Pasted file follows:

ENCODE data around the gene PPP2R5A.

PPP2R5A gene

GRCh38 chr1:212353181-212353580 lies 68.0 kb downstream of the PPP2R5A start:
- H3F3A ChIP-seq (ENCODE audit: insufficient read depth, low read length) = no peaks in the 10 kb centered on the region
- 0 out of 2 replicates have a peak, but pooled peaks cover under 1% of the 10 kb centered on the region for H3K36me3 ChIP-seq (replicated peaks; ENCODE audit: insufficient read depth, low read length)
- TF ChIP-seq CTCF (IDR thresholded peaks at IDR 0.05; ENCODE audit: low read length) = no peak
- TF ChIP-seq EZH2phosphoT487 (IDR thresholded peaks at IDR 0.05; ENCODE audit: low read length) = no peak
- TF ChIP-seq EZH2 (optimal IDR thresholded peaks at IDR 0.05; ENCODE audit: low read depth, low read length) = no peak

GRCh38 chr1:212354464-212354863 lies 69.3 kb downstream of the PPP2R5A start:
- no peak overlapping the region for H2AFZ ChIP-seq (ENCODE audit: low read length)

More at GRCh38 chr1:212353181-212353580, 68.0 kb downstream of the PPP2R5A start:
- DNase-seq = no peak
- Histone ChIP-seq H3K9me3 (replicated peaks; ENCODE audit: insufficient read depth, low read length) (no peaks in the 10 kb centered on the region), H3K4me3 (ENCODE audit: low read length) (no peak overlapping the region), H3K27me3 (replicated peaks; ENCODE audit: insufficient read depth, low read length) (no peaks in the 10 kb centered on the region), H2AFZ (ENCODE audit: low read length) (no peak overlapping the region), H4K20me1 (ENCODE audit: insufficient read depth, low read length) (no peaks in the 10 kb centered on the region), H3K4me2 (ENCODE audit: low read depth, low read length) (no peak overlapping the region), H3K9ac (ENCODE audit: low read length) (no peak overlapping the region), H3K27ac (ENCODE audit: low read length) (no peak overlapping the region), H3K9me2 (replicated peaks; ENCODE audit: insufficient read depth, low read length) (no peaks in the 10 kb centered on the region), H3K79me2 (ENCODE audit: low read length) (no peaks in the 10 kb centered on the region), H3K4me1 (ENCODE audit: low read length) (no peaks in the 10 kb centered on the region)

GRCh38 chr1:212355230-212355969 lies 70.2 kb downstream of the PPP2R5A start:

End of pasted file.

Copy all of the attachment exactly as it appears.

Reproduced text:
ENCODE data around the gene PPP2R5A.

PPP2R5A gene

GRCh38 chr1:212353181-212353580 lies 68.0 kb downstream of the PPP2R5A start:
- H3F3A ChIP-seq (ENCODE audit: insufficient read depth, low read length) = no peaks in the 10 kb centered on the region
- 0 out of 2 replicates have a peak, but pooled peaks cover under 1% of the 10 kb centered on the region for H3K36me3 ChIP-seq (replicated peaks; ENCODE audit: insufficient read depth, low read length)
- TF ChIP-seq CTCF (IDR thresholded peaks at IDR 0.05; ENCODE audit: low read length) = no peak
- TF ChIP-seq EZH2phosphoT487 (IDR thresholded peaks at IDR 0.05; ENCODE audit: low read length) = no peak
- TF ChIP-seq EZH2 (optimal IDR thresholded peaks at IDR 0.05; ENCODE audit: low read depth, low read length) = no peak

GRCh38 chr1:212354464-212354863 lies 69.3 kb downstream of the PPP2R5A start:
- no peak overlapping the region for H2AFZ ChIP-seq (ENCODE audit: low read length)

More at GRCh38 chr1:212353181-212353580, 68.0 kb downstream of the PPP2R5A start:
- DNase-seq = no peak
- Histone ChIP-seq H3K9me3 (replicated peaks; ENCODE audit: insufficient read depth, low read length) (no peaks in the 10 kb centered on the region), H3K4me3 (ENCODE audit: low read length) (no peak overlapping the region), H3K27me3 (replicated peaks; ENCODE audit: insufficient read depth, low read length) (no peaks in the 10 kb centered on the region), H2AFZ (ENCODE audit: low read length) (no peak overlapping the region), H4K20me1 (ENCODE audit: insufficient read depth, low read length) (no peaks in the 10 kb centered on the region), H3K4me2 (ENCODE audit: low read depth, low read length) (no peak overlapping the region), H3K9ac (ENCODE audit: low read length) (no peak overlapping the region), H3K27ac (ENCODE audit: low read length) (no peak overlapping the region), H3K9me2 (replicated peaks; ENCODE audit: insufficient read depth, low read length) (no peaks in the 10 kb centered on the region), H3K79me2 (ENCODE audit: low read length) (no peaks in the 10 kb centered on the region), H3K4me1 (ENCODE audit: low read length) (no peaks in the 10 kb centered on the region)

GRCh38 chr1:212355230-212355969 lies 70.2 kb downstream of the PPP2R5A start: